New York City Mayor Eric Adams, New York City Department of Transportation (DOT) Commissioner Ydanis Rodriguez, New York City Department of Parks & Recreation (NYC Parks) Commissioner Sue Donoghue, and New York City Economic Development Corporation (NYCEDC) President and CEO Andrew Kimball today launched an historic expansion of New York City’s greenways — filling gaps in the outer-borough greenway network to create 60 miles of greenway corridors. Through this expansion, the Adams administration will build more than 40 miles of new protected bike infrastructure and explore improvements to existing infrastructure along the corridors to expand safer, greener transportation options to Queens, Staten Island, Brooklyn, and the Bronx.
“When our administration came into office, we promised New Yorkers a five-borough administration — and we are taking a 40-mile step to deliver on that promise again today,” said Mayor Adams. “This historic expansion of our city’s greenways in Queens, Brooklyn, the Bronx, and Staten Island will transform the ways New Yorkers live, work, and get around. And with more New Yorkers biking than ever, it will connect every corner of our city with this safer, greener mode of transportation.”
“The Bipartisan Infrastructure Law is delivering for New York City, and this Rebuilding American Infrastructure with Sustainability and Equity (RAISE) grant funding is helping us fill the gaps and will help create access to parkland and bikeways for New Yorkers across the city,” said Deputy Mayor for Operations Meera Joshi. “Today’s announcement is a strong example of the creativity borne out of interagency cooperation — a greenway network possible only through the combined work of our city’s DOT, NYC Parks, and NYCEDC. We look forward to continued citywide partnership with the federal government on these investments in transportation, sustainability, and resiliency that will help make New York City a greener and healthier city.”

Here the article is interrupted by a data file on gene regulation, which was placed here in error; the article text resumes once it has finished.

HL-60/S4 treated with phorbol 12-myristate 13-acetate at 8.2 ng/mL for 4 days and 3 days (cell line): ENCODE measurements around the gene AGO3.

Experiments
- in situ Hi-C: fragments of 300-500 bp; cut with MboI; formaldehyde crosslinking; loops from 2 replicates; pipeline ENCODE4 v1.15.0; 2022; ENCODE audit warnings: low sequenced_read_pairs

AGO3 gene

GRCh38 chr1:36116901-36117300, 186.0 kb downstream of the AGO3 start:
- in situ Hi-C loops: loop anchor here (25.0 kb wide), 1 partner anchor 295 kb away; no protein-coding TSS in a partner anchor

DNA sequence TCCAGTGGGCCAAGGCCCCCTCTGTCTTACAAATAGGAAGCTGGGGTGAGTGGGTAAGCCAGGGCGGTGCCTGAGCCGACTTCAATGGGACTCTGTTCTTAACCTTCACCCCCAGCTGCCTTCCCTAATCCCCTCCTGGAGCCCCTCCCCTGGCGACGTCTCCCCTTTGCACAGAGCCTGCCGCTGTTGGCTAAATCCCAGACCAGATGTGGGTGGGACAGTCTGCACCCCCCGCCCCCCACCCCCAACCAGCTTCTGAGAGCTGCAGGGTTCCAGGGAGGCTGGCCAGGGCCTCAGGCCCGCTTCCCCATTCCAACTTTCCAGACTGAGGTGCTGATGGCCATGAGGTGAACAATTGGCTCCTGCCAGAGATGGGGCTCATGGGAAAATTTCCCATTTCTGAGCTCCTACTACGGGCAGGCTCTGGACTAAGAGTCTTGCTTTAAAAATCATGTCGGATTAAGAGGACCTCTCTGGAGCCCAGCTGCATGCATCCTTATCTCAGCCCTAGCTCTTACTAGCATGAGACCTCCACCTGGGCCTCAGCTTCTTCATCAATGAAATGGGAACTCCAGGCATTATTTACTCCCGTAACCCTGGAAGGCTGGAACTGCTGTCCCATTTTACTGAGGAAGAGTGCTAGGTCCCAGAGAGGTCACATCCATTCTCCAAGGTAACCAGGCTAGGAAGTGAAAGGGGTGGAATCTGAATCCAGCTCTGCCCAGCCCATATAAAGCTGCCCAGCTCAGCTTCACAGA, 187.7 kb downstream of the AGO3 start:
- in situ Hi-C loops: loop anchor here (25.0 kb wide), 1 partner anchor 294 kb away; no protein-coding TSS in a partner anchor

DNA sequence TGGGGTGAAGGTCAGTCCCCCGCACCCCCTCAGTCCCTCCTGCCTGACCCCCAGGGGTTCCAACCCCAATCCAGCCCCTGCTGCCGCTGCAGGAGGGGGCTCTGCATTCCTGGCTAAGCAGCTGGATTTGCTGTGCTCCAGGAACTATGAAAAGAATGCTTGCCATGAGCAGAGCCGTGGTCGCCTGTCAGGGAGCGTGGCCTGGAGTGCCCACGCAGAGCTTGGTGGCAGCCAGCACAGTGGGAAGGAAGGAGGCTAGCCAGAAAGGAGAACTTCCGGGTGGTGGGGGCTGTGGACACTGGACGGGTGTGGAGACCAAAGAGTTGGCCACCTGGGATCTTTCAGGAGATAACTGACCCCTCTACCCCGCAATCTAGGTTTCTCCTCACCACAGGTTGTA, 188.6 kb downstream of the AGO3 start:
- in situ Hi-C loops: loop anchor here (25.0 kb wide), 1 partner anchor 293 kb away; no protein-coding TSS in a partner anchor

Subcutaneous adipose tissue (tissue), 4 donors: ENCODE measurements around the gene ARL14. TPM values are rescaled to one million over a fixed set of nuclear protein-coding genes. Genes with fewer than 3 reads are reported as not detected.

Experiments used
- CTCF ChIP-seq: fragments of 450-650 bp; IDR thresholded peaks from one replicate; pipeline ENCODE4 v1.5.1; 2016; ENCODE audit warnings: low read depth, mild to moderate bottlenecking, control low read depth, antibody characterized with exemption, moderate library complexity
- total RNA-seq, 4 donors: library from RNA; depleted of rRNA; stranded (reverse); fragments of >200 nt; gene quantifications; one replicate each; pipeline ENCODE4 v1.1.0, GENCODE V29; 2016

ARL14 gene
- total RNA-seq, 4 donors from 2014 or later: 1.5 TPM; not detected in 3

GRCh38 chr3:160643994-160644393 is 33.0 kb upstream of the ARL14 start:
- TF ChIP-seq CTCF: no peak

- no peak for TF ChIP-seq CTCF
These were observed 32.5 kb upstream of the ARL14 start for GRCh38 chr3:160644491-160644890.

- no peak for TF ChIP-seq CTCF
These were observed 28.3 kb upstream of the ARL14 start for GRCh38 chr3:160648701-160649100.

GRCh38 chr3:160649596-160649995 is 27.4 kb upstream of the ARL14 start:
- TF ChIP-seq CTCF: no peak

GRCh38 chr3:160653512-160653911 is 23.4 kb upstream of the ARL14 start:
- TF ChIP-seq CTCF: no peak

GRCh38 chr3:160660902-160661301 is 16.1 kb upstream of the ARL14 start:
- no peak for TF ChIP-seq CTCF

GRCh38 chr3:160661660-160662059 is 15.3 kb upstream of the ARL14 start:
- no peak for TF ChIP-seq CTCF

“Our greenways provide both scenic recreational paths and important commuter routes connecting New Yorkers to jobs,” said DOT Commissioner Rodriguez. “With a focus on equity, we’re designing 60 miles of greenway corridors, identifying routes alongside communities that will better connect our existing network and improve the health and well-being of New Yorkers in historically underserved areas of the city. This is just one way we are working to make safe, sustainable, and environmentally friendly transportation options attractive to more New Yorkers.”
“Our greenways provide safe, active spaces for New Yorkers to explore the city, commute to work, reconnect with the great outdoors, and get exercise — without the distraction of car traffic,” said NYC Parks Commissioner Donoghue. “This historic expansion will fill important gaps in our citywide greenway network in the outer boroughs, which were previously overlooked, providing access to these vital green spaces for more New Yorkers than ever before. From the Staten Island waterfront to Throgs Neck and Soundview, New York City is about to get greener, cleaner, and healthier.”
“All New Yorkers should have access to greenways and enjoy the enormous benefits they bring to communities,” said NYCEDC President and CEO Kimball. “By identifying and expanding our greenway network in an equitable way, we will bring much-needed upgrades to our transportation and open space networks in traditionally underserved areas while also improving the work commutes that many New Yorkers use via greenways. We are thrilled to be partnering with DOT and NYC Parks on this important work that will have a lasting impact for generations to come.”
“Greenways are critical infrastructure for New Yorkers who use them to commute to work, connect to other neighborhoods, and visit parks and public spaces,” said Chief Public Realm Officer Ya-Ting Liu. “This expansion in New York City’s greenway network reflects the Adams administration’s commitment to equitable expansion of public spaces, and it will allow New Yorkers in all five boroughs to enjoy new transportation options and connect to other neighborhoods and public spaces safely.”
The five corridors together represent roughly 60 miles of new and existing greenways, and they will build upon ongoing planning for a seven-mile Harlem River Greenway in the Bronx. The development of each of these five additional greenway plans is supported by a competitive $7.25 million federal RAISE grant, won by the Adams administration in August 2022.
This major expansion of the existing greenway network will begin with a collaborative, community-driven process to develop implementation plans for each corridor consisting of short- and long-term projects. These projects, and the overall effort, will fill critical gaps in the city’s greenway network, expand active transportation and green space, enhance cycling and pedestrian safety, and improve New Yorkers’ access to good jobs.
The identified corridors — chosen based on the merits of equity, park access, transportation utility, and economic development, among other factors — are:
Queens Waterfront, Gantry Plaza State Park to Little Bay Park (16 miles)